by Linda Nottingham | 28 September 2023 |
As a child growing up in a Christian home, I always had a clear sense of what Jesus looked like. The certainty of that belief was easy enough to explain: the many-times reprinted portrait of Warner Sallman’s head of Christ hung on the wall in my mother’s living room, until she passed away many years later.
I imagine most Christians have seen it somewhere, given its popularity. In a head-and-shoulder profile view, Jesus looks out from the picture with a kindly, even gentle, gaze, but also with strong, well-formed features. Portrayed as nicely tanned, his appearance is ethnically generic: not exactly Caucasian, but not precisely Middle-Eastern either. His dark brown hair hangs long onto his shoulders—very different from the westernized look of men in the 1950s when I grew up, but handsome nonetheless. Today, we’d probably call it a “Brad Pitt” look, but with rock-star hair.
I’d seen other depictions of Jesus in church, as well. For example, in the “Good Shepherd” portrait, he is tall and strong, holding a lamb in one arm and a large staff in the other. He seems the picture of health and vigor, still nicely tanned, presumably from a life outdoors.
Or think of the commanding portrait of Jesus standing in the boat on the Sea of Galilee, calming the storm with the disciples cowering in fear. No super-hero could have looked any better: arms outstretched, a fierce look of determination on his face, he looks decidedly handsome in his resolve.
Even his baby pictures, as the old masters imagined him, showed a round, bouncy, sweet-looking baby boy.
Point being, for my whole life I always imagined that Jesus was nice looking; maybe not drop-dead handsome, but certainly with at least as much physical charisma as my other childhood heroes, such as Roy Rogers or Clark Kent.
Thus it is with some concern that just lately I’ve felt the need to reconsider my assumption. For the first time, I have begun to wonder if Jesus could have fully effectuated his mission if he had been a handsome man. Is it possible that good looks would have given him an undue advantage in accomplishing his work here on earth?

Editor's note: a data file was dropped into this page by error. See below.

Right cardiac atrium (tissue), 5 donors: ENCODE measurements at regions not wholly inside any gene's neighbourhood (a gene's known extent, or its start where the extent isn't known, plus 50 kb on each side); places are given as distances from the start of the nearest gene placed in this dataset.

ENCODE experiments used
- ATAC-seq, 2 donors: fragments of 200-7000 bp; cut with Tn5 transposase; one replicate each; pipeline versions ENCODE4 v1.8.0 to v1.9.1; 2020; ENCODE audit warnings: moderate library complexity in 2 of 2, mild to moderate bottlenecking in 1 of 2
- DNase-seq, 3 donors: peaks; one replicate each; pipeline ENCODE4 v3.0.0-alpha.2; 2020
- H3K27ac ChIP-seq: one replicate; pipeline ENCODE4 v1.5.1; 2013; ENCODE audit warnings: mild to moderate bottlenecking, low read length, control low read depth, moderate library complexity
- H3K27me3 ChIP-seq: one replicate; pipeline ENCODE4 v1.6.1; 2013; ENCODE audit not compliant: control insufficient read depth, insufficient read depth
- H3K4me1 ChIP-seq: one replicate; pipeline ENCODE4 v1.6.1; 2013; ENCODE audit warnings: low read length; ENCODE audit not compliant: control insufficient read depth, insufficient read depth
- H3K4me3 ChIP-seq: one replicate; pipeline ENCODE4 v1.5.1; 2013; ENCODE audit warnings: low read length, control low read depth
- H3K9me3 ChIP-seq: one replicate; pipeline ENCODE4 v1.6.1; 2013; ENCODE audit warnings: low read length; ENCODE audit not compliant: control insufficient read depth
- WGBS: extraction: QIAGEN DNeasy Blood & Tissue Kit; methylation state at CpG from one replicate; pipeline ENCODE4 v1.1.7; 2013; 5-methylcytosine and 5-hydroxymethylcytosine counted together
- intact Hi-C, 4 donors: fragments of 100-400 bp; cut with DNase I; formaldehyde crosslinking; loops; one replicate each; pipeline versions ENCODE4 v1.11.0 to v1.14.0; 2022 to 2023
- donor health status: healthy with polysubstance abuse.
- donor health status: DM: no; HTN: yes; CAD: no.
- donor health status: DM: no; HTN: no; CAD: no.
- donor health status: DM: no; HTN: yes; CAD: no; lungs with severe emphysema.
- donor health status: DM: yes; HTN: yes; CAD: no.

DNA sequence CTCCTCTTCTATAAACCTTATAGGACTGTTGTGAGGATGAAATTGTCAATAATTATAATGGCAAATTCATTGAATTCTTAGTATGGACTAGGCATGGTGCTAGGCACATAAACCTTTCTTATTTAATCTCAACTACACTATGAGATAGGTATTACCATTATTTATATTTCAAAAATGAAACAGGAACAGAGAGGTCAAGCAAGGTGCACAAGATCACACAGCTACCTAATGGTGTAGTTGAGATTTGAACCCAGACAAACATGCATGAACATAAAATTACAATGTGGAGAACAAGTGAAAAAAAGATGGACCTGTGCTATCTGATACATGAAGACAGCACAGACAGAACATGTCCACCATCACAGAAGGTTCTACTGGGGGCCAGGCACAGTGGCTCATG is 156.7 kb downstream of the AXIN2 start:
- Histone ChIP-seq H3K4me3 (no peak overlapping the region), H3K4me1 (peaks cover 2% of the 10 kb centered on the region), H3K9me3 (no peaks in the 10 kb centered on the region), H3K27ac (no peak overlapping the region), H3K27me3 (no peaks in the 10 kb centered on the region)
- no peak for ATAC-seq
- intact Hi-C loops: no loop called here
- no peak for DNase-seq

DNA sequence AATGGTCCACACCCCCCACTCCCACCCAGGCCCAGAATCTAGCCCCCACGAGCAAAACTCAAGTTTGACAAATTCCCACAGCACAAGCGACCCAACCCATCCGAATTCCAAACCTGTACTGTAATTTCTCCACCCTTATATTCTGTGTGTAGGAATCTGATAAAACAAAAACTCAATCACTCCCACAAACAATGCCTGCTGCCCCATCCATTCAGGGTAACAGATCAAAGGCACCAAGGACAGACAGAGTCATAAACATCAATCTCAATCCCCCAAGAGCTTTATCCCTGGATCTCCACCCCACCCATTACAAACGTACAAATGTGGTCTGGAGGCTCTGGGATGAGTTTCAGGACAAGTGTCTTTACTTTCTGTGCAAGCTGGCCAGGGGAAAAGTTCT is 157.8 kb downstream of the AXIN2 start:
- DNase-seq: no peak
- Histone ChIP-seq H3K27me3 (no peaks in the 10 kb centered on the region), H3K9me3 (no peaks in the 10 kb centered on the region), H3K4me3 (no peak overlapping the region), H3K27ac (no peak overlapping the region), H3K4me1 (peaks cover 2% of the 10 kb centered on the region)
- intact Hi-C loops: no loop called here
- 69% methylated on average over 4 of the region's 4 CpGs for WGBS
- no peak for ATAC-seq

The attractiveness bias
By way of explanation, various news stories reporting on research projects suggest that nice-looking people receive preferential treatment. In one report, studies have shown that attractive working people receive greater compensation than those who are considered homely. If you’re good looking, you could make at least 12% more than your unattractive counterpart. Other research suggests that employers benefit from hiring good-looking employees, especially if the jobs demand interaction with clients or customers, because people prefer to interact with attractive people.
In a study at the University of Wisconsin–Milwaukee, researchers found that stock prices rose higher for businesses with attractive CEOs after positive news about the company aired on television. In fact, on average, CEOs are three inches taller than the typical American man.
Economic Times reports that physical appearance has a greater impact even than job qualifications on whether a person will be hired following a job interview. And perhaps to no one’s surprise, better-looking candidates fared better in a recent midterm election.
While this information may be a bit disconcerting, it pales in comparison to the results of a research study suggesting that parents are more inclined to provide good care to cute children as opposed to a not-so-cute child. The study was done in grocery stores where the researchers found that sweet-looking children were safely strapped into shopping carts more frequently than plain-looking kids. As reported by NPR, parents were less likely to hold the hand of a homely child, or prevent them from walking too far away. Is it possible that even a parent could be so unthinkingly discriminatory in favor of good looks?